The title there is a bit glib; what I am trying to get at is how Muslims as a whole are perceived in Canada.
I live in a very Muslim part of town. There is a mosque right next to my building. I am clearly an outsider in this community, yet no one has been anything but polite and cordial, or at the very least neutral, towards me. I have felt slightly self-conscious about doing things like bringing home a case of beer to stock the fridge (and there's no hiding that), but no one has paid it any mind. The women smile at me; we do our laundry alongside each other. The children sled down the nearby hill when it snows and shriek and act like children do. The men hold the door open for me, and I for them. I even shared an elevator ride up with an imam tonight.
I think of myself as tolerant of other cultures and willing to try new things. I wholeheartedly believe that a smile is universal in any language. But I am clearly still at heart quite American. I remember 9/11 very clearly, and I remember crying that day and in the days after. My country has many, many problems, but it is still my country, and it was attacked. A part of me, so ensconced as I have been in American society for 28 years, slightly flinches when I see overt signs of Muslim culture. I will be the first to admit that this unconscious reaction I have greatly bothers me. No one has ever done anything directly to me. And it is the extreme minimum percentage of the population that desires to hurt my country. Yet I think that there is an extreme anti-Muslim sentiment that is ingrained in America, despite efforts of some to downplay it. So pervasive is it that it has even infiltrated the ranks of the most broad-minded and tolerant Americans.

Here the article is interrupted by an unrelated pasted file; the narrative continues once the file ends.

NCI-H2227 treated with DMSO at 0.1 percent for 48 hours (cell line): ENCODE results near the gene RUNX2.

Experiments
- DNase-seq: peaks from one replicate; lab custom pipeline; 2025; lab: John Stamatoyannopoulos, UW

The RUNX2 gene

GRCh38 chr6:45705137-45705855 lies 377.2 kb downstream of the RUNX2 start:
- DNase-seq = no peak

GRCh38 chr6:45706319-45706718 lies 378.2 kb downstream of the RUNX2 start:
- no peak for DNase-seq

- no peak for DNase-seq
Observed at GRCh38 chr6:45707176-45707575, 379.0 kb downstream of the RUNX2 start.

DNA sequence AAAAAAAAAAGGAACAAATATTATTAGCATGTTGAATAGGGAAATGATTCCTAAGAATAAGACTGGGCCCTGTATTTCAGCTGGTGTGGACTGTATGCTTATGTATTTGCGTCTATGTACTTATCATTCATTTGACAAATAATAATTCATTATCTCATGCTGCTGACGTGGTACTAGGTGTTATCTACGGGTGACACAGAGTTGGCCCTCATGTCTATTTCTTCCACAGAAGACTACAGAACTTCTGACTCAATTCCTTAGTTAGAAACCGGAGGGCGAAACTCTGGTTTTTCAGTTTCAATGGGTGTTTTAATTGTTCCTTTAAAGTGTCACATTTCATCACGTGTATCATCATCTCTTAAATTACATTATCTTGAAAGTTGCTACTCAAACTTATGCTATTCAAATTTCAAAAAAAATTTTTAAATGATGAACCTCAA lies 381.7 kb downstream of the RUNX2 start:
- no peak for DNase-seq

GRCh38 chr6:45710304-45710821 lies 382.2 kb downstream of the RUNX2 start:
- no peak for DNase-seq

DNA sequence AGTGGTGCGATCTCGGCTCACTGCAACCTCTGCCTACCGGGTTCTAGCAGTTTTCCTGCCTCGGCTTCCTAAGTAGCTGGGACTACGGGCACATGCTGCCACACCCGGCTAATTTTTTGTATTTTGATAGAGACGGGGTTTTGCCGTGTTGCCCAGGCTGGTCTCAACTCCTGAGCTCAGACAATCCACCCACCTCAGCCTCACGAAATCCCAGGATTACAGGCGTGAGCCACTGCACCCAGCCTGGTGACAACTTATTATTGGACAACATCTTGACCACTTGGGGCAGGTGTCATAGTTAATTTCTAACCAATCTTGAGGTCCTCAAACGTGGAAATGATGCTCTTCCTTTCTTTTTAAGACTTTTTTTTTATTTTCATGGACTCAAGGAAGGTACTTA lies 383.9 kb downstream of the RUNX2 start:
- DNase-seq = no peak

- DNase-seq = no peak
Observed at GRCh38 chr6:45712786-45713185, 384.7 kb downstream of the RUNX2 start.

What encouraged this post was the fact that I finally was able to catch I show that I've been wanting to watch called "Little Mosque on the Prairie." This is a Canadian sitcom focusing on a Muslim community out in the middle of nowhere in Saskatchewan. There is no laugh track, and the humor is clearly different from an American sitcom, but I was surprised at how delightful the characters were. The main character, a liberal imam, even has a smart-ass Anglican priest as his close friend. His wife (in the episode I saw, they were just married! Aw!) is an Islamic feminist and a doctor, and her Canadian mother converted to Islam to marry her Lebanese father, etc. The show is just very sweet, showcasing the camaraderie of the community, but also highlighting the hardships (the conservative pundits who aren't happy about the community being there). When I first saw an ad for it in the subway, all I could think was, "Holy COW..... I am not in Kansas anymore!" Having seen the show, I could only think that there is no way anyone would ever agree to run it on American television. It's kind of sad, too; it's a lighthearted look at the everyday life of Muslim families, and it pokes fun at everyone. Perhaps America is still a bit too sensitive for that yet, though....